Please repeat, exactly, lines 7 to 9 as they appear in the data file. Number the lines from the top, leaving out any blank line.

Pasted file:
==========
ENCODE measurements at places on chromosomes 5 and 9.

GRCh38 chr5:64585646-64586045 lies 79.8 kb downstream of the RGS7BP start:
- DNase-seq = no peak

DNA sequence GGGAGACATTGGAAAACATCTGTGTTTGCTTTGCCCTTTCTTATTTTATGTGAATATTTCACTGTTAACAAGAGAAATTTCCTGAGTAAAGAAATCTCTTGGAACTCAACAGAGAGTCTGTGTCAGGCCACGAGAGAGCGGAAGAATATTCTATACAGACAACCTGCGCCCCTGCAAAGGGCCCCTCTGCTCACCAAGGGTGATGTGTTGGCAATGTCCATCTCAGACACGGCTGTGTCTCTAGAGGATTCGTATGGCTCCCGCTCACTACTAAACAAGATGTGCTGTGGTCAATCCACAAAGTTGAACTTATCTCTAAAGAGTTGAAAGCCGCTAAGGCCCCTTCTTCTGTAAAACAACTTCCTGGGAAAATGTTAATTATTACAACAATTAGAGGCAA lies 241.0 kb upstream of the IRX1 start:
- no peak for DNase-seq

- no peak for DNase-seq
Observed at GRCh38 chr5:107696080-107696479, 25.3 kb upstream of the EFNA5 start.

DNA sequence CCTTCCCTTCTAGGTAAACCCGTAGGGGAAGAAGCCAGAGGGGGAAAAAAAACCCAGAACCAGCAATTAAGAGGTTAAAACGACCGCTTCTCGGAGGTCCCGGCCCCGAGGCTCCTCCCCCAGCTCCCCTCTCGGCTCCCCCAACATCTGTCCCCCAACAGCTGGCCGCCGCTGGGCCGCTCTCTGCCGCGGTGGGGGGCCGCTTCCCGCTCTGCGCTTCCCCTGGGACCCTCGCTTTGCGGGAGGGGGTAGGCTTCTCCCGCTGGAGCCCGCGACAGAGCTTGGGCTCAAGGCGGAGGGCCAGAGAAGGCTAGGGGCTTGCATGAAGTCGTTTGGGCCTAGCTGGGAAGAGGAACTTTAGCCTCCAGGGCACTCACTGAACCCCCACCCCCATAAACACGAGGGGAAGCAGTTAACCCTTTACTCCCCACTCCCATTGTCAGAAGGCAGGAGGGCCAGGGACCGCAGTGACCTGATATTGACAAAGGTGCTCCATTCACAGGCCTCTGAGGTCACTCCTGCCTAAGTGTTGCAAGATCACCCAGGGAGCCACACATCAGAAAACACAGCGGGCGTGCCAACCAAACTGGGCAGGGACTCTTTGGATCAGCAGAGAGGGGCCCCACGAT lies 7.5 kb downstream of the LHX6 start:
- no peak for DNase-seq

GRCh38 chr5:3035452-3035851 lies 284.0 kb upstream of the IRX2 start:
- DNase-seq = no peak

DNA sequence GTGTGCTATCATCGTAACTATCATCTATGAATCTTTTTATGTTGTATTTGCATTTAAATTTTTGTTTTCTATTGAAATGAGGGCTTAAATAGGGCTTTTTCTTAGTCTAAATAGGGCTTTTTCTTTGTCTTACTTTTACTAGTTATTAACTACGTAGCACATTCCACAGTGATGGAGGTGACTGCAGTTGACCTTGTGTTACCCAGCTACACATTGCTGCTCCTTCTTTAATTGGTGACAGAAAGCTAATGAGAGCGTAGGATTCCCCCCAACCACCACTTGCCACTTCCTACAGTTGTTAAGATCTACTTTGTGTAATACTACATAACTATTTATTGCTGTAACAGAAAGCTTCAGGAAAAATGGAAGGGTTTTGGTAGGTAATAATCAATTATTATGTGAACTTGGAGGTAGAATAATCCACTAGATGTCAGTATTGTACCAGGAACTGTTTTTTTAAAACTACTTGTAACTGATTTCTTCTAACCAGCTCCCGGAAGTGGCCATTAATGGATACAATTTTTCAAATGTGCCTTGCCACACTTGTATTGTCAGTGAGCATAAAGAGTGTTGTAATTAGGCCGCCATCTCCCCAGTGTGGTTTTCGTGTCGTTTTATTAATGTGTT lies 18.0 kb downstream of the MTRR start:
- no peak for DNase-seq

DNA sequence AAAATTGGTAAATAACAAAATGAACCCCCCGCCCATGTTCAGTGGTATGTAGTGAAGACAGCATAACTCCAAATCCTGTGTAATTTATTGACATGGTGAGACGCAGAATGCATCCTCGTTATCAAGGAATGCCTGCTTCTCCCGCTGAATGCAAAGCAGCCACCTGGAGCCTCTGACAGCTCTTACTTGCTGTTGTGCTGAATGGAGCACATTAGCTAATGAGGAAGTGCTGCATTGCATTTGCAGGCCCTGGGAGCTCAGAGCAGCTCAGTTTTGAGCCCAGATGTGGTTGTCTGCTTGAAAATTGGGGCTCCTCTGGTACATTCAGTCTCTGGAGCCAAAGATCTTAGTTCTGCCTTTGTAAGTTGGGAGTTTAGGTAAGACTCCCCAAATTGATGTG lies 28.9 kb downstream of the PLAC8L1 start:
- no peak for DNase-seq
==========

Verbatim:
Observed at GRCh38 chr5:107696080-107696479, 25.3 kb upstream of the EFNA5 start.

DNA sequence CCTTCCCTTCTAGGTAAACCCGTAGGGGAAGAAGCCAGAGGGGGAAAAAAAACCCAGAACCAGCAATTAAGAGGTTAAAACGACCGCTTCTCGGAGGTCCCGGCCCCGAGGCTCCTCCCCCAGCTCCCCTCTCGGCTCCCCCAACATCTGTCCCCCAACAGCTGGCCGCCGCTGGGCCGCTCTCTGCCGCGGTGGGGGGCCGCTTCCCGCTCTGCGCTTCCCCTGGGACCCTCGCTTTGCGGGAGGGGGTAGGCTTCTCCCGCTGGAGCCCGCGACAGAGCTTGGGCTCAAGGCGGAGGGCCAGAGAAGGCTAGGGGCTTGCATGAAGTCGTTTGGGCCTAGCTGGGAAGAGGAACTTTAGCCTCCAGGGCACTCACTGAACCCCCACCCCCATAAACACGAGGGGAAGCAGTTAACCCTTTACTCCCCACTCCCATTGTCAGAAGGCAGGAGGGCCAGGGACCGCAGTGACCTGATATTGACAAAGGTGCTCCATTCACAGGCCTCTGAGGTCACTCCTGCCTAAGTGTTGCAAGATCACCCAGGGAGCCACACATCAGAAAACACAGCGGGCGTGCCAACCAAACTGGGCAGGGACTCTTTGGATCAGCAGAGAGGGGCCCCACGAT lies 7.5 kb downstream of the LHX6 start:
- no peak for DNase-seq